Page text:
With SolarWinds and nation state attacks grabbing the headlines, as well as several large US federal cyber initiatives including the White House cybersecurity executive order, DoD’s CMMC program and the FBI’s CJIS security policy, you’d think the cyber threat was largely federal. Yet, a cyberattack at the state or local level is likely to be much more disruptive to citizens potentially impacting emergency 911 services, police dispatch and sewage treatment along with everyday services like driver licensing and title searches.
The importance of security at the state level is highlighted in this quote from Richard Kidd, Program Manager with the Maryland Department of State Police, “Securing sensitive data is essential to our ability to serve the community.” However, many state and local agencies don’t even have dedicated IT resources, let alone a well-funded cybersecurity program. In fact, much of their IT infrastructure is outdated and can’t be effectively secured against current cyber threats.
While cybercriminals have known that state and local governments are vulnerable, the value of breached data was typically limited and so they focused their efforts on more lucrative targets. Unfortunately, ransomware brought a new dynamic making state and local governments the perfect target. Indeed, cyberattacks on state and local governments have risen 50% since 2017 with average ransomware demands nearing a half million dollars. And while the National Association of State Chief Information Officers (NASCIO) has deemed cybersecurity and risk management the number one priority for 2021, the challenge of adequate funding remains.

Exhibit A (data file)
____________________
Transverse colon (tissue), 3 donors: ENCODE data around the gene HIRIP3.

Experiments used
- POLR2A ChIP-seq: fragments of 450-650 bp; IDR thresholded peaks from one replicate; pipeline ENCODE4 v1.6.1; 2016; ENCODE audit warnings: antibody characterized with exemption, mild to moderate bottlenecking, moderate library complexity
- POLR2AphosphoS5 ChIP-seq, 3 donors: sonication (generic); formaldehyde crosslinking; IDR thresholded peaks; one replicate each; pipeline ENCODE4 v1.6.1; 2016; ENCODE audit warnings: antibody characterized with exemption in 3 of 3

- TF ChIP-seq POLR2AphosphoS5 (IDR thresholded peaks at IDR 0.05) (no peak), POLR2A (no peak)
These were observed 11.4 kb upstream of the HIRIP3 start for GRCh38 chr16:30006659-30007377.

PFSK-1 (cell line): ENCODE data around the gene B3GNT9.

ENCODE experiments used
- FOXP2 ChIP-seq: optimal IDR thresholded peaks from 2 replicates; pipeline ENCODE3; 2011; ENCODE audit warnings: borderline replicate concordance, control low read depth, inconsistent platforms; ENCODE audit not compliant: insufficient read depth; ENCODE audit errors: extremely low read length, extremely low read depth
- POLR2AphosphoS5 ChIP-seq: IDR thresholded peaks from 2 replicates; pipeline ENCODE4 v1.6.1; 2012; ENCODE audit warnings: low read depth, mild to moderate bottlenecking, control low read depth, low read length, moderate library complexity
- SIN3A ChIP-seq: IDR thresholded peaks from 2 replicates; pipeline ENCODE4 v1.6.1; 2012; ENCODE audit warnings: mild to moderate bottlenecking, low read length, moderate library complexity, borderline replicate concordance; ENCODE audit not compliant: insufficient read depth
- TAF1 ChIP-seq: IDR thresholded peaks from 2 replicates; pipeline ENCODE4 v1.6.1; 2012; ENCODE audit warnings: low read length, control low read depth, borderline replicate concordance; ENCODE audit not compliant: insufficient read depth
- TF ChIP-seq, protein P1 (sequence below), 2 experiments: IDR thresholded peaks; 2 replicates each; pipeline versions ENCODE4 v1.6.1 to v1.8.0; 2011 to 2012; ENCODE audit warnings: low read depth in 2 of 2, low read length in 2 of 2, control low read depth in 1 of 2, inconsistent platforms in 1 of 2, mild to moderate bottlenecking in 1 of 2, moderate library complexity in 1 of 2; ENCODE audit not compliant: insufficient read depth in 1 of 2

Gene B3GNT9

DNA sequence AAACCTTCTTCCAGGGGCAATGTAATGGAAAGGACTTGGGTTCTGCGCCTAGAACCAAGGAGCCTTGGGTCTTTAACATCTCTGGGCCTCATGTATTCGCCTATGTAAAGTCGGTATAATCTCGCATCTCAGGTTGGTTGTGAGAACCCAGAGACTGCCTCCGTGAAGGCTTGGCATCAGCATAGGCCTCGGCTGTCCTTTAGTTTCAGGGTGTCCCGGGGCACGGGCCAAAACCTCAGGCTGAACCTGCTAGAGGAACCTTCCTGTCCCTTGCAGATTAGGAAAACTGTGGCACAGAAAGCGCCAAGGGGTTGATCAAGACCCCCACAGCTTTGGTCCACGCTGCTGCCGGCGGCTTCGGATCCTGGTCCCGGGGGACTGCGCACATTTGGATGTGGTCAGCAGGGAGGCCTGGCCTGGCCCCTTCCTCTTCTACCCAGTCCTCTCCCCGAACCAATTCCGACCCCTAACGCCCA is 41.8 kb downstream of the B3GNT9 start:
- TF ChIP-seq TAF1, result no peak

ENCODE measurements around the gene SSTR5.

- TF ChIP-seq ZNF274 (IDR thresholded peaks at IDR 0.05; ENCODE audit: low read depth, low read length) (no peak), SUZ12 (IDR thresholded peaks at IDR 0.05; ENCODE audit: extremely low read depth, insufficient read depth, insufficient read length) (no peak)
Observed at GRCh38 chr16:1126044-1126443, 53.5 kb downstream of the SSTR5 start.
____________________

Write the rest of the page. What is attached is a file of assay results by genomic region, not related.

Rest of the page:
Well, that may be about to change with the US Senate passing last week’s mammoth bipartisan infrastructure deal that earmarked $1B in cybersecurity funds for state and local governments. If passed to law, this is a real game changer. To help state and local governments prepare, here’s a roadmap to up their cybersecurity game with modern multi-factor authentication (MFA):
- Embrace Zero Trust – Simplistically, “never trust, always verify”. Adopt a least privileged access strategy and issue high assurance credentials to provide secure access to resources with controls at all levels.
- Be contextual – Stay vigilant with adaptive risk-based authentication that applies a step-up challenge to users when conditions warrant like logging in for the first time on a new device or from a new geolocation.
- Keep employee friction low – Think “invisible security” with background device reputation checks, intelligent authenticators like biometrics and mobile push, and seamless login with passwordless and single sign-on (SSO).
- Go cloud first – Most CIOs would agree that the last 18 months would have gone a lot smoother with more cloud-based workflows. In an uncertain and rapidly changing world, a cloud-based IAM solution offers unprecedented speed, scalability and security.
- Simplify IT administration – Stop the hybrid / multi-cloud insanity that adds cost, risk and complexity with multiple distributed directories and manual user provisioning. Adopt unified identity management with workflow orchestration.
- Make the most of your available resource pool – Streamline user provisioning with identity orchestration and leverage user self-service tools like password reset. If a shortage of critical IT skills is a challenge, consider using a managed service provider.
Interested in learning more about modern MFA? Watch our webinar, Identity as a Service: Born in the Cloud, Offered as a Service.